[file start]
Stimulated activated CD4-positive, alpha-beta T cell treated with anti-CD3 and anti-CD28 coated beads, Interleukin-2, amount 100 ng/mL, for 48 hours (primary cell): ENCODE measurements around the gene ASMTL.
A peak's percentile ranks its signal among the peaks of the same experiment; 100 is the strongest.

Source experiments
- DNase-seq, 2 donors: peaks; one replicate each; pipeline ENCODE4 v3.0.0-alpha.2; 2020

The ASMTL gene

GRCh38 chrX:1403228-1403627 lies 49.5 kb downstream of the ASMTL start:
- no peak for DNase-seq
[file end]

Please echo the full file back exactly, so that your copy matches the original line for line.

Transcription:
Stimulated activated CD4-positive, alpha-beta T cell treated with anti-CD3 and anti-CD28 coated beads, Interleukin-2, amount 100 ng/mL, for 48 hours (primary cell): ENCODE measurements around the gene ASMTL.
A peak's percentile ranks its signal among the peaks of the same experiment; 100 is the strongest.

Source experiments
- DNase-seq, 2 donors: peaks; one replicate each; pipeline ENCODE4 v3.0.0-alpha.2; 2020

The ASMTL gene

GRCh38 chrX:1403228-1403627 lies 49.5 kb downstream of the ASMTL start:
- no peak for DNase-seq